March 19, 2014

Winthrop faculty, president say S.C. budget cuts for gay-themed books would trample academic freedom

Winthrop University faculty members are joining with their counterparts at other state colleges in defense of academic freedom, which some say has come under fire this month in the South Carolina legislature.

Winthrop University faculty members are joining with their counterparts at other state colleges in defense of academic freedom, which some say has come under fire this month in the South Carolina legislature.

The state House voted earlier this month to take $70,000 away from two colleges that assigned books with gay themes to freshmen students. Pending a Senate vote, College of Charleston stands to lose $52,000 for asking students to read “Fun Home,” and the University of South Carolina-Upstate could lose $17,000 for assigning “Out Loud: The Best of Rainbow Radio.”

The books are part of programs at each college that call for all freshmen to read the same book.

The debate now moves to the state Senate, where lawmakers will decide whether to go along with the cuts or add the $70,000 in the Senate’s version of the budget. Professors and college leaders across the state, including those at Winthrop, have drafted resolutions to send to lawmakers decrying the proposed college book budget cuts.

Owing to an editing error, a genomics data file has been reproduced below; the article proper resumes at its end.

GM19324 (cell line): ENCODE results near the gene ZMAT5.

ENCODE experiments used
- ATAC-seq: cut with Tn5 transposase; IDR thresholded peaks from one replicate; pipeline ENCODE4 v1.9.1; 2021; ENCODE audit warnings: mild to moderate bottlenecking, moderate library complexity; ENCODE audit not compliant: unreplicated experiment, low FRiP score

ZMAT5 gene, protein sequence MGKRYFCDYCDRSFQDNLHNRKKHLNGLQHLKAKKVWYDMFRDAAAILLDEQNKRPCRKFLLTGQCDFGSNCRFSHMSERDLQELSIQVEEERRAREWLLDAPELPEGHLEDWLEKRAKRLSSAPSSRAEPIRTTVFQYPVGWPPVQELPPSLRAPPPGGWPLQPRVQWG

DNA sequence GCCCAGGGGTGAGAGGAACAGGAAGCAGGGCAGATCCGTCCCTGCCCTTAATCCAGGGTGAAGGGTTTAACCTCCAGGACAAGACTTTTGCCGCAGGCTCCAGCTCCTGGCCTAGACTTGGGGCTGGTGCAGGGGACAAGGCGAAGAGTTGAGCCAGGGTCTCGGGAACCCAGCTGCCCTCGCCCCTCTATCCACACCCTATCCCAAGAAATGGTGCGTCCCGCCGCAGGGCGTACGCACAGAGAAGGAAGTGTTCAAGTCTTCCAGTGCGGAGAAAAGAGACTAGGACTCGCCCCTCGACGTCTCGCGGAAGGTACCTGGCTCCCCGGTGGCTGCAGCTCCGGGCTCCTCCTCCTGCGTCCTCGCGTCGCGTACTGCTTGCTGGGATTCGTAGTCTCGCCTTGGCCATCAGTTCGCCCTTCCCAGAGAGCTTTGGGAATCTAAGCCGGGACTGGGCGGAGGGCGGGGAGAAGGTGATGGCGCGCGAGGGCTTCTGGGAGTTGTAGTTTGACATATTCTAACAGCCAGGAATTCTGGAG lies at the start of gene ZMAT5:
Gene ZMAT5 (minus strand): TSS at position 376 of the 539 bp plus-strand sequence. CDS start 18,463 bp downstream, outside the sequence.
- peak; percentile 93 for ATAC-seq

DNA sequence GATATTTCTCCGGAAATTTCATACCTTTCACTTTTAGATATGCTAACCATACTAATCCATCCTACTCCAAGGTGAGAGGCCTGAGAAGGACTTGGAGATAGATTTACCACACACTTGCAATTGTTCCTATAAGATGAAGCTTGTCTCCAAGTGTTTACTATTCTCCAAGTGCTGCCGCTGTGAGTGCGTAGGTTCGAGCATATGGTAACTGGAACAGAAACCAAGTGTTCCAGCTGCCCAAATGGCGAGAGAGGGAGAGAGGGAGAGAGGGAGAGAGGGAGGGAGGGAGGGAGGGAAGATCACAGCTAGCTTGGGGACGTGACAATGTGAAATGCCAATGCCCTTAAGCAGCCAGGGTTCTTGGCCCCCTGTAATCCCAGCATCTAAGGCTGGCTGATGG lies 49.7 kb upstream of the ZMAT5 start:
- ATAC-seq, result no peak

Winthrop has an initiative – called the Common Book Project – which is similar to the programs at the College of Charleston and USC-Upstate.

This year’s assigned reading at Winthrop was “The Boy Who Harnessed The Wind,” a memoir about a boy in Malawi who builds a windmill from scrap metal to help feed his village. The university spent about $11,800 on the books. Winthrop will host William Kamkwamba, author of “The Boy Who Harnessed The Wind,” on April 3.